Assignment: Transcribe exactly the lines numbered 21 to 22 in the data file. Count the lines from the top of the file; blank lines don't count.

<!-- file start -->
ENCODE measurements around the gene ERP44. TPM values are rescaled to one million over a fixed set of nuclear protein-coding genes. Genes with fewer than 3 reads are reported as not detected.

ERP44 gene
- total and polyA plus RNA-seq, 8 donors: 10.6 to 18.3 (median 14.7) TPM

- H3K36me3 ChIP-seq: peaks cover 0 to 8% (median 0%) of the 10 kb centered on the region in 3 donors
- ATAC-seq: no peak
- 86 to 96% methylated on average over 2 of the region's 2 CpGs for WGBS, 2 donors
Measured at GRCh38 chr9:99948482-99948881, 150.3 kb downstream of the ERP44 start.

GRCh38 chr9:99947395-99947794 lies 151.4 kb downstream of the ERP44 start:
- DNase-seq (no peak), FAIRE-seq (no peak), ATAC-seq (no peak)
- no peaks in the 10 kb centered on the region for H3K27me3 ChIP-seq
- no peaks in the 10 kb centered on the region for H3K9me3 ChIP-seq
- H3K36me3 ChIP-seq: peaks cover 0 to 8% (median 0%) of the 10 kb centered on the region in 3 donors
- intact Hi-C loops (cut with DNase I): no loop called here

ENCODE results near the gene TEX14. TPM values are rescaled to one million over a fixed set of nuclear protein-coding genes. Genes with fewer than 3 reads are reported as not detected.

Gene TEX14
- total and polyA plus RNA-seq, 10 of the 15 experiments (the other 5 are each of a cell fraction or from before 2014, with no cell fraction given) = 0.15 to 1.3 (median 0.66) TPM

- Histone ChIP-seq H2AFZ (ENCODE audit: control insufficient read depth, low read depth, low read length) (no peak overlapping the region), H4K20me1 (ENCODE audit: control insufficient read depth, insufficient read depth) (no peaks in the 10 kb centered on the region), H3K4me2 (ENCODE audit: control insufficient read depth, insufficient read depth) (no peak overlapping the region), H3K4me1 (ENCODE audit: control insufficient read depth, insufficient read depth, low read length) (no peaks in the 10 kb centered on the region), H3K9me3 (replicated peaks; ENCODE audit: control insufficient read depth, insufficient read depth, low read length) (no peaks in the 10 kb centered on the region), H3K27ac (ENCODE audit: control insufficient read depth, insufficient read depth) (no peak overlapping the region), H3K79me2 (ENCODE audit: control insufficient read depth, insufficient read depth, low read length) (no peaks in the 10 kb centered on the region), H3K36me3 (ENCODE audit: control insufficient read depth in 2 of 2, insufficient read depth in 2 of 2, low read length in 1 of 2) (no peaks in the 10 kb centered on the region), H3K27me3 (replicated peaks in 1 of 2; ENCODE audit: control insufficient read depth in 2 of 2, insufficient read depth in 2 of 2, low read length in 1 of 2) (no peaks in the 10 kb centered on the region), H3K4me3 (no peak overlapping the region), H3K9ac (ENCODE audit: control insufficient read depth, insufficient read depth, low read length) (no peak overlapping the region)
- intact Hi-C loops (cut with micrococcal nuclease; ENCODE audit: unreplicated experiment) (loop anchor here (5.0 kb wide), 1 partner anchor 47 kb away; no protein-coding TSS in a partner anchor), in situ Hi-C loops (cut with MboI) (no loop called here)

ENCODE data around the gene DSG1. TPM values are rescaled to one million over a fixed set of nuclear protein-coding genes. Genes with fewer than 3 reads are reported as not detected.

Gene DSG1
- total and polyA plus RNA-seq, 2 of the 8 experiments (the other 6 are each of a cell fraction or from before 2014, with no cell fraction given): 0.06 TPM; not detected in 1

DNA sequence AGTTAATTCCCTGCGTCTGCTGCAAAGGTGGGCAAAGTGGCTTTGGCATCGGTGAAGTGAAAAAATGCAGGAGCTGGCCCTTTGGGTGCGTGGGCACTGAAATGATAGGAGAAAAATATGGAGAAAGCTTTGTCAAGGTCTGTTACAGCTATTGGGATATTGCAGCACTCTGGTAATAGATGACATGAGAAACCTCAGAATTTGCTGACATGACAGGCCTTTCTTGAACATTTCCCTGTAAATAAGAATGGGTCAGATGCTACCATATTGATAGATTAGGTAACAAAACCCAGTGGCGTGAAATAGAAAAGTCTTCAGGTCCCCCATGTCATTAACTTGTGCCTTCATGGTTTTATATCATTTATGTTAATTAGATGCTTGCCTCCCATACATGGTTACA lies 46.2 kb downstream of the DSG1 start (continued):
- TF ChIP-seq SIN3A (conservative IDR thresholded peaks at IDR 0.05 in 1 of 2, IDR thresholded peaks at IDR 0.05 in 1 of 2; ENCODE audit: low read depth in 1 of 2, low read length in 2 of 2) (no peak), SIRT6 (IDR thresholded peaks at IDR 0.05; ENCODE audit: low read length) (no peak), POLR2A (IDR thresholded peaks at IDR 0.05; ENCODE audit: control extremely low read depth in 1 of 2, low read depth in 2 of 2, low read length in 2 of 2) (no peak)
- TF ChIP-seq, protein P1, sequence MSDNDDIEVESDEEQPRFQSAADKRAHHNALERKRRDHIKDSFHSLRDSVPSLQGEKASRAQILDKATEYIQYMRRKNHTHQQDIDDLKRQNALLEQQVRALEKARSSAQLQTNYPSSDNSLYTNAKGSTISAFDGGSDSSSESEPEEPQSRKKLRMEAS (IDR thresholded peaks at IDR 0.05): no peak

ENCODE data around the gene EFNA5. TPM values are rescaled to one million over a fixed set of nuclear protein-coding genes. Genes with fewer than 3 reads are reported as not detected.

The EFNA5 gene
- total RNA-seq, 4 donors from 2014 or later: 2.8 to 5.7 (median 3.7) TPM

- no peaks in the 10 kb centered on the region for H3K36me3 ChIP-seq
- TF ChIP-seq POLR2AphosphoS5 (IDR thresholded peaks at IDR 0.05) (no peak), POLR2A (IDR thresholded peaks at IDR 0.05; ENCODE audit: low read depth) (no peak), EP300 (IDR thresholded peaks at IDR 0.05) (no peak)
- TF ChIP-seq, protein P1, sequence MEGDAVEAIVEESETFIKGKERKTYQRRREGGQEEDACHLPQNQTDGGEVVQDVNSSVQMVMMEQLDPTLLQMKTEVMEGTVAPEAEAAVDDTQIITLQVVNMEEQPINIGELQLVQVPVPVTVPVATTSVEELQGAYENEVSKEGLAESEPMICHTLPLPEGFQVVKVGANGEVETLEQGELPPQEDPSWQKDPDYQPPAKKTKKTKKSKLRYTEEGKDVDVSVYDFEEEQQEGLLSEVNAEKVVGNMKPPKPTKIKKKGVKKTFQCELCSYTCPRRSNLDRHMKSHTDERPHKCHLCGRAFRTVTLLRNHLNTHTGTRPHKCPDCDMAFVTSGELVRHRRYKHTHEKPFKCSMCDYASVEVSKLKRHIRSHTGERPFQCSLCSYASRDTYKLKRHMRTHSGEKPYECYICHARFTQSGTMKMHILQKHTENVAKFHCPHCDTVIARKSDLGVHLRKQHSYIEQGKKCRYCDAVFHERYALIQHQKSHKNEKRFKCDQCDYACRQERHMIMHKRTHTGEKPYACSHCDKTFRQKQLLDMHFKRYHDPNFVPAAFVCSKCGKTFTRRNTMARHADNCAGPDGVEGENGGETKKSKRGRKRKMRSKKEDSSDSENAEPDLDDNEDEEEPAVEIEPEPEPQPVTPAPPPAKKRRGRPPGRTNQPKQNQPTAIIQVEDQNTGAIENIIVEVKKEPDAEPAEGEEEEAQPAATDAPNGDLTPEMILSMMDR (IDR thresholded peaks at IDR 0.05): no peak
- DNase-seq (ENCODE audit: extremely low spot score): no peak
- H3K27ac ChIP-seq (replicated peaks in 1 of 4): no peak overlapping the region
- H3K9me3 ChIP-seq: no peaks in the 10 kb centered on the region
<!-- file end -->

- total and polyA plus RNA-seq, 2 of the 8 experiments (the other 6 are each of a cell fraction or from before 2014, with no cell fraction given): 0.06 TPM; not detected in 1

DNA sequence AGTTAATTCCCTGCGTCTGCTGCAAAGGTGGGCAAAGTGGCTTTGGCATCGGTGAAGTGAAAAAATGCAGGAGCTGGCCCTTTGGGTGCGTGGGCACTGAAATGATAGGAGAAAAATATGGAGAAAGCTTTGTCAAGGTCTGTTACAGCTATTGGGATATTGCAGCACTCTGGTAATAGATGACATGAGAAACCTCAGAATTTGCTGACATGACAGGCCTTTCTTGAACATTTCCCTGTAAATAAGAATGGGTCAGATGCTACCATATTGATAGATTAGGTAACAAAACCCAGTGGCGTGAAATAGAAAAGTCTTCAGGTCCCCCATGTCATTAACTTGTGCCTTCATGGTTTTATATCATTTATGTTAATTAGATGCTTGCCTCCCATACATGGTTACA lies 46.2 kb downstream of the DSG1 start (continued):